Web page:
Later this year Charlottesville may add a new docket to its court system, specially geared towards people who may have mental health issues that factored into their running afoul of the law. WMRA’s Jordy Yager has this report.
Martin Kumer is a former Marine. He’s also the superintendent of the Albemarle-Charlottesville Regional Jail, which incarcerated around 4,000 people last year. It’s one of nearly two-dozen regional jails across the state. But Kumer says, there’s one thing jails can’t do.
MARTIN KUMER: We all agree, we are not psychologists and psychiatrists. Our staff, our correction officers, are not psychologists, psychiatrists. Our police officers…this is not what we do. We’re used to dealing with the criminal element, not mentally ill people who have committed crimes, and there is a distinct difference there.
And yet, the largest mental health service providers in nearly every community across Virginia are the local or regional jails.
Kumer is a part of a criminal justice group in Charlottesville and Albemarle that, for the last three years, has been studying the area’s entire system: probation, courts, police, jails. Specifically, they’ve been looking at all of these through the lens of mental illness, with the idea that maybe there’s another way to treat it.
Neal Goodloe is the criminal justice planner for the Thomas Jefferson Area Community Criminal Justice Board. He’s been looking at lots of data, and one thing has stuck out.
NEAL GOODLOE: In year two, we screened almost 2,000 individuals at the jail, and 495 of them met the minimum screening criteria for serious mental illness.
That’s nearly one in four people who could be suffering from schizophrenia, bipolar disorder, severe depression, as well as the more commonly overlooked post-traumatic stress disorder or acute anxiety. And they do get some treatment at the jails, but not enough, says Kumer, and usually, when they get released, that treatment drops off.
But Goodloe said the data also showed something more -- it linked mental illness with recidivism. They looked at people who had been jailed four or more times over the course of a year. And the data showed that a small portion of the population—about 5 percent of those incarcerated—take up about 30 percent of the jail’s resources. Or, as Goodloe said:
GOODLOE: They’re in, they’re out. They’re in, they’re out. They’re in, they’re out.
A lot of times, the mental illness of these folks may relate directly to their crimes, low-level misdemeanors such as trespassing, destruction of property, even petty larceny. And it adds up, said Kumer. First, there’s the interaction on the street with police officers, where people with mental health issues are more likely to resist an officer’s command or an attempt to detain them. They may not understand as clearly the consequences if they don’t. Officers have been taught how to de-escalate those situations, but each interaction is a long process. And that’s all before jail.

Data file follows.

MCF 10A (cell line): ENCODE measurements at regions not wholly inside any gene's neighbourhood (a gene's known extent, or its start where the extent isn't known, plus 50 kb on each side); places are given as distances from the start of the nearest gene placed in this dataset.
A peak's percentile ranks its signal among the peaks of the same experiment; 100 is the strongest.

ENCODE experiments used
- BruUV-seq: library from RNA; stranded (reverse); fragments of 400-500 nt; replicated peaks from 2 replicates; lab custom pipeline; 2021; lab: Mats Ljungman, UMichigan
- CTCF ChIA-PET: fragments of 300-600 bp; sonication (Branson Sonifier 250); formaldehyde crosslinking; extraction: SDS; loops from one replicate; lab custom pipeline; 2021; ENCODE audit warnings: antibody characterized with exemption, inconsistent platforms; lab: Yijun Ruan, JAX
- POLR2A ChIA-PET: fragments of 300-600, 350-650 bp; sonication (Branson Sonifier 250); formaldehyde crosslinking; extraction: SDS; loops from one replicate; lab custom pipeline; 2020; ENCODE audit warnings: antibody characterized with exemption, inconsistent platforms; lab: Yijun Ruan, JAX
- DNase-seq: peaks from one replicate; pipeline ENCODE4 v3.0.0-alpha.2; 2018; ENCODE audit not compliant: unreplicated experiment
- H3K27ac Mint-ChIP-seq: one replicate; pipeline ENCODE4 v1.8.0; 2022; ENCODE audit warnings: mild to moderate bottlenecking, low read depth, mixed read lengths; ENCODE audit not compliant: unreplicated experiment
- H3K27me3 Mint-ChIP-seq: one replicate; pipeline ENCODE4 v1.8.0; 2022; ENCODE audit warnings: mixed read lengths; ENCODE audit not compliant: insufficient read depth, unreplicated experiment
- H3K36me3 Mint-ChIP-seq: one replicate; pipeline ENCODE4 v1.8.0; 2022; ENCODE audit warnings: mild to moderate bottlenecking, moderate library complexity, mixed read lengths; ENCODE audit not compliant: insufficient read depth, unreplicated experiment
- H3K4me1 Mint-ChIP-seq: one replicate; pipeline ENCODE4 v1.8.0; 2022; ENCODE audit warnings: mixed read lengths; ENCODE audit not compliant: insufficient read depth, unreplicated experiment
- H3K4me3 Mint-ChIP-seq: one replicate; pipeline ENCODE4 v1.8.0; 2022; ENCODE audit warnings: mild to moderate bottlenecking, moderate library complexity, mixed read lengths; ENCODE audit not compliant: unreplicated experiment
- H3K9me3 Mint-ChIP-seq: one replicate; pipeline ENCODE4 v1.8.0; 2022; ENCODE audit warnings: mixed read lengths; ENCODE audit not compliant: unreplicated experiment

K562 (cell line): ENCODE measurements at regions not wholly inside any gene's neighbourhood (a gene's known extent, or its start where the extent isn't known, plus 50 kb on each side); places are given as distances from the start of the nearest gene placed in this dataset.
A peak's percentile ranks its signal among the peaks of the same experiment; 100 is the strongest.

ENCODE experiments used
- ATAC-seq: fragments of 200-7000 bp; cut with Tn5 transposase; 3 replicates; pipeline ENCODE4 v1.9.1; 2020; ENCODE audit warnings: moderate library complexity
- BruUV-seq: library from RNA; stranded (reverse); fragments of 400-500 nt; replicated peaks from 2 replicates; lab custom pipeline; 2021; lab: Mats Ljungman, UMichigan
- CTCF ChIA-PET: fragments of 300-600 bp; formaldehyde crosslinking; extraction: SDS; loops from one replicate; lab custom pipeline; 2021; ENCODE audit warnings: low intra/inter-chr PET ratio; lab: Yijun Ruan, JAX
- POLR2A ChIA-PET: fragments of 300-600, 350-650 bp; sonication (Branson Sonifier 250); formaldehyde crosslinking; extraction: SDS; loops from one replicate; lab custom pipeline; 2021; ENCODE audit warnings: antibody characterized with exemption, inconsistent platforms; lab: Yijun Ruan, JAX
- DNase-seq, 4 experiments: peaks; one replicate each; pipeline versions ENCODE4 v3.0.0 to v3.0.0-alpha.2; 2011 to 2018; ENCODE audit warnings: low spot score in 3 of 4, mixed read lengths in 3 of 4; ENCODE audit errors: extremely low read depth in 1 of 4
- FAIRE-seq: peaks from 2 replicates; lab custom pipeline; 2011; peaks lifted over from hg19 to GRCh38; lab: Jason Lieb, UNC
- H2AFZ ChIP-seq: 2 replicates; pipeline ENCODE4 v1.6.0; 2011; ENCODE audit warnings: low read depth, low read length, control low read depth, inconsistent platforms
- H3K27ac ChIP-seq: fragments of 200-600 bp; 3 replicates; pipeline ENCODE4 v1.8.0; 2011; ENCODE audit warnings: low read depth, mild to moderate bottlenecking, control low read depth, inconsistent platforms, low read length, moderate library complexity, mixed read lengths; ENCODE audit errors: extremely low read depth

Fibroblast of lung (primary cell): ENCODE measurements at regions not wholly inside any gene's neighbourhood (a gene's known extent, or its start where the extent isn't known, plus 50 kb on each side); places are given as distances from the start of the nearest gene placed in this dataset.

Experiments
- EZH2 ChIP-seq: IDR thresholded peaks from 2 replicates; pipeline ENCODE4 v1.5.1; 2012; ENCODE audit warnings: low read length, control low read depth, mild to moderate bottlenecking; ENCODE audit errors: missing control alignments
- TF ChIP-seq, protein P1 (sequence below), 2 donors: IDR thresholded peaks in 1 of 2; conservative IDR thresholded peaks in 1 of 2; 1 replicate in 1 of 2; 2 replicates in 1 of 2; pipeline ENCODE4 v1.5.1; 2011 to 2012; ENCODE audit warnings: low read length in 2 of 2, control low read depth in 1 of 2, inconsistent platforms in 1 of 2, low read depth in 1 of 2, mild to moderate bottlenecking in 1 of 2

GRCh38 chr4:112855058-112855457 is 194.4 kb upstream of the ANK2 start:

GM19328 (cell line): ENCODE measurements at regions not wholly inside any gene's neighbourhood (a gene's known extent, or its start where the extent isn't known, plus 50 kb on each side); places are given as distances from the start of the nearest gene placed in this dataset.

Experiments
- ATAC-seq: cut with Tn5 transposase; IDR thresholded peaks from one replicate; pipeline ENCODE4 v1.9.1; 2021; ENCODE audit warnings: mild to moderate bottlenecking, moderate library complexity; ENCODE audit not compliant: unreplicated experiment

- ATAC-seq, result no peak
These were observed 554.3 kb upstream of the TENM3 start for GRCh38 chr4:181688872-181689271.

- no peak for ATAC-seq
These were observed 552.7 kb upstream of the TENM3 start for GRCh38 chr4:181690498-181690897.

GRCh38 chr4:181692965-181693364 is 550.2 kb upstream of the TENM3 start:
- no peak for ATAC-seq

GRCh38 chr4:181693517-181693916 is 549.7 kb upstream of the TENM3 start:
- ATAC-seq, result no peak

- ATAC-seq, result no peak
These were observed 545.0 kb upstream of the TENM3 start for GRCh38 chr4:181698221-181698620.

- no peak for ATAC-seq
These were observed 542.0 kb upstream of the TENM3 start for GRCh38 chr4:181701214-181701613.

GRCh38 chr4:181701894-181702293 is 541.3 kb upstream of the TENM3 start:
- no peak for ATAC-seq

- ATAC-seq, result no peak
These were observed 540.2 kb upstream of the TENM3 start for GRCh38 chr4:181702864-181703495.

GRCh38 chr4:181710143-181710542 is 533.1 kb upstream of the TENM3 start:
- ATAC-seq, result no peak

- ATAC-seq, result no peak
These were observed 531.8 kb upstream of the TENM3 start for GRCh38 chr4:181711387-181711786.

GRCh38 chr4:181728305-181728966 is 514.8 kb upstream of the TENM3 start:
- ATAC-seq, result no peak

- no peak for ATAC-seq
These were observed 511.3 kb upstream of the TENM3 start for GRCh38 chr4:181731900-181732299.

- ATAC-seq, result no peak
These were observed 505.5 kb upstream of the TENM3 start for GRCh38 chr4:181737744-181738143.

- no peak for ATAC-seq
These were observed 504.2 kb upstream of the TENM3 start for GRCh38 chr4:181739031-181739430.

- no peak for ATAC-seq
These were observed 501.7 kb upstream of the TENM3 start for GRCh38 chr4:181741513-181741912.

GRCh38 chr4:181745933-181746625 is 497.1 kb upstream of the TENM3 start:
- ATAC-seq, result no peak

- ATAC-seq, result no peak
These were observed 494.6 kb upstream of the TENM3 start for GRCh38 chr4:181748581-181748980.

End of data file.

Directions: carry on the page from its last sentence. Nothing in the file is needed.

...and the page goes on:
KUMER: And then he comes here, now my staff are dealing with him, so one individual, or that one instant, can occupy a lot of resources that now aren’t being spent on other things, so they’re pulling resources away from everybody else, and then they clog up the court system, and people there don’t really know what to do with them.
The criminal justice board recognized this. So they visited several mental health dockets that are still rare around the state, but becoming increasingly popular as they succeed in diverting people with mental illness from jail. It’s similar to drug court, which has been operating locally for about 20 years. If a person completes the extensive treatment program, they get their charges reduced or dismissed.
Last year WMRA visited the mental health docket for Staunton and Augusta County. It launched three years ago, and since then, 14 people have graduated from the program with about a dozen currently enrolled, said Dave Pastors, the director of Blue Ridge Court Services. Graduates have gone back to college, he said, started businesses, and perhaps most key, reconnected with estranged family, re-establishing their support networks.
Pat Smith is the executive director of Offender Aid and Restoration, which handles probation and re-entry services in the Charlottesville-Albemarle area. Smith says a local mental health docket could be launched as soon as December. She says it’ll give police an added layer to their Crisis Intervention Training, or CIT, which also helps divert mentally ill people from jails.
PAT SMITH: What we think is the referral process could come from any number of places: pre-trial, the magistrates, the prosecutors even, the defense, the police. They want to be educated as well, because they have the CIT training, so this will be one more notch. Their CIT people might say, ‘Oh I think this person will be a good candidate.’
Smith said Charlottesville General District Court Judge Robert Downer has applied to the Virginia Supreme Court, which is expected to make a decision on the docket by the end of November. In the meantime, the group recently got a $64,000 state grant to fund a coordinator position, which will act as a liaison between the public defender, the commonwealth’s attorney, the Region Ten community service board, and the judge.
That money will fund the docket through next June. This week, Smith and Goodloe are set to meet with the city to discuss future funding options. They’re quick to say that it’s not a cure-all, but dockets have been shown to drastically reduce recidivism rates, and so from that standpoint, it’s an investment.